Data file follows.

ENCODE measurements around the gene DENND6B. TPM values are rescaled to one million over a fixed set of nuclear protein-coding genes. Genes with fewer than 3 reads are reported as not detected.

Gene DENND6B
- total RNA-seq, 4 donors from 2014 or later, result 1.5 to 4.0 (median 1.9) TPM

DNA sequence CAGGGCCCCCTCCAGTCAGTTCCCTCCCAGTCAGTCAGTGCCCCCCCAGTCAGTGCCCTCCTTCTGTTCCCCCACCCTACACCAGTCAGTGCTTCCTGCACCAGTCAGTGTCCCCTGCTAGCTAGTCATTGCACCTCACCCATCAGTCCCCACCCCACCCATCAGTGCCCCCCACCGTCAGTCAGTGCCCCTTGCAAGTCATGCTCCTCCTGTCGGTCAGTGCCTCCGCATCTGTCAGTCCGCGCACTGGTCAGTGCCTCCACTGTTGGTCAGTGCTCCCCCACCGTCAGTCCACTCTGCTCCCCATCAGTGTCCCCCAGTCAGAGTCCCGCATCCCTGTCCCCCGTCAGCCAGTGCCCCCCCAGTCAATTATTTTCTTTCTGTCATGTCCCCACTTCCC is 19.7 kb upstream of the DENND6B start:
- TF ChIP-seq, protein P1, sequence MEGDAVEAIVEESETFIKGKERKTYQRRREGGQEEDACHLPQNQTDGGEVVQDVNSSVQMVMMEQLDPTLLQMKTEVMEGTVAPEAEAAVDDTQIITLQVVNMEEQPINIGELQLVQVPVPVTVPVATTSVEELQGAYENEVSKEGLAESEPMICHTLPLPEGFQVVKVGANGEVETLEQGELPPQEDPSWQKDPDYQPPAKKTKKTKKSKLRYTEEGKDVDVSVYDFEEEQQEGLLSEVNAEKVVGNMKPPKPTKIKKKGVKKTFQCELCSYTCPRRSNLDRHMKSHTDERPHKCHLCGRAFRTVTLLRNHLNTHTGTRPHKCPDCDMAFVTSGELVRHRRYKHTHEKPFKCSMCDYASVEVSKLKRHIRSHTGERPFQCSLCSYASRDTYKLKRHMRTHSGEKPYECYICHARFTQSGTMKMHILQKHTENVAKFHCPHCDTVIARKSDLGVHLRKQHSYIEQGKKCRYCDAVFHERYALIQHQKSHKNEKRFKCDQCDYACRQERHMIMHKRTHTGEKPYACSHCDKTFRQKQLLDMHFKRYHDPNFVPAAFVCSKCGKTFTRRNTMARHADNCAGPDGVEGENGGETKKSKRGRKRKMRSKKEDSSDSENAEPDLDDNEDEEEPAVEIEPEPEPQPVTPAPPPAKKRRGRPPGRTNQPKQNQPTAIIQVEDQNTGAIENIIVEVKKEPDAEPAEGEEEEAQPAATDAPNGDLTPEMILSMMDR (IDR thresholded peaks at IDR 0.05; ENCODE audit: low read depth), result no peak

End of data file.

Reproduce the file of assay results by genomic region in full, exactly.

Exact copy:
ENCODE measurements around the gene DENND6B. TPM values are rescaled to one million over a fixed set of nuclear protein-coding genes. Genes with fewer than 3 reads are reported as not detected.

Gene DENND6B
- total RNA-seq, 4 donors from 2014 or later, result 1.5 to 4.0 (median 1.9) TPM

DNA sequence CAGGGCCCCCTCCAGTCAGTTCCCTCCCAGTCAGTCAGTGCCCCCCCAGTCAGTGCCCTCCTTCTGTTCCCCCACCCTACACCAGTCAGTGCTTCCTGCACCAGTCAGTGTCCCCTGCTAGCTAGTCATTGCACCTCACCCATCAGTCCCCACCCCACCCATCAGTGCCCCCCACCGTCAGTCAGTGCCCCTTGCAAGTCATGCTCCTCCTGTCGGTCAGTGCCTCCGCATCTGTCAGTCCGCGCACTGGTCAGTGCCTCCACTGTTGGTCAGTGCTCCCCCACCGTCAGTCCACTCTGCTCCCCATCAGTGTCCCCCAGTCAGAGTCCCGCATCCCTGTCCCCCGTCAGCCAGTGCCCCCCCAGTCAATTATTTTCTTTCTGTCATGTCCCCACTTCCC is 19.7 kb upstream of the DENND6B start:
- TF ChIP-seq, protein P1, sequence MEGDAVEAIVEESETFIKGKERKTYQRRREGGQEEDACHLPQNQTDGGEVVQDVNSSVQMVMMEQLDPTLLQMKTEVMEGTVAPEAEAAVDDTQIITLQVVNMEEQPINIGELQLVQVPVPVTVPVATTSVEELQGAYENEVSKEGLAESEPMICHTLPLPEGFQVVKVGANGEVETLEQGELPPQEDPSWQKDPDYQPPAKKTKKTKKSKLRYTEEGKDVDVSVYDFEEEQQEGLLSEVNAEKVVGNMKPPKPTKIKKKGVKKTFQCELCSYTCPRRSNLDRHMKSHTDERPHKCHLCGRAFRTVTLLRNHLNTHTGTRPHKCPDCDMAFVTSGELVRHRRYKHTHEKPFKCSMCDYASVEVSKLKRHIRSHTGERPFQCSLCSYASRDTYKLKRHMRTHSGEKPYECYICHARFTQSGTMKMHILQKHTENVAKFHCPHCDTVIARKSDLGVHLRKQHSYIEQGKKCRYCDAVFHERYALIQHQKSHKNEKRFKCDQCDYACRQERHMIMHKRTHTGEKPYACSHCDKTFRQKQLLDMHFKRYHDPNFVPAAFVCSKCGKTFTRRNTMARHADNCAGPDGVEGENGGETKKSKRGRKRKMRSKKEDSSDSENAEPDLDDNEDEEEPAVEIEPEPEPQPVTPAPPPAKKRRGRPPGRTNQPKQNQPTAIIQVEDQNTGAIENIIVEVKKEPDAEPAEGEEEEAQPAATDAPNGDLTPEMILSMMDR (IDR thresholded peaks at IDR 0.05; ENCODE audit: low read depth), result no peak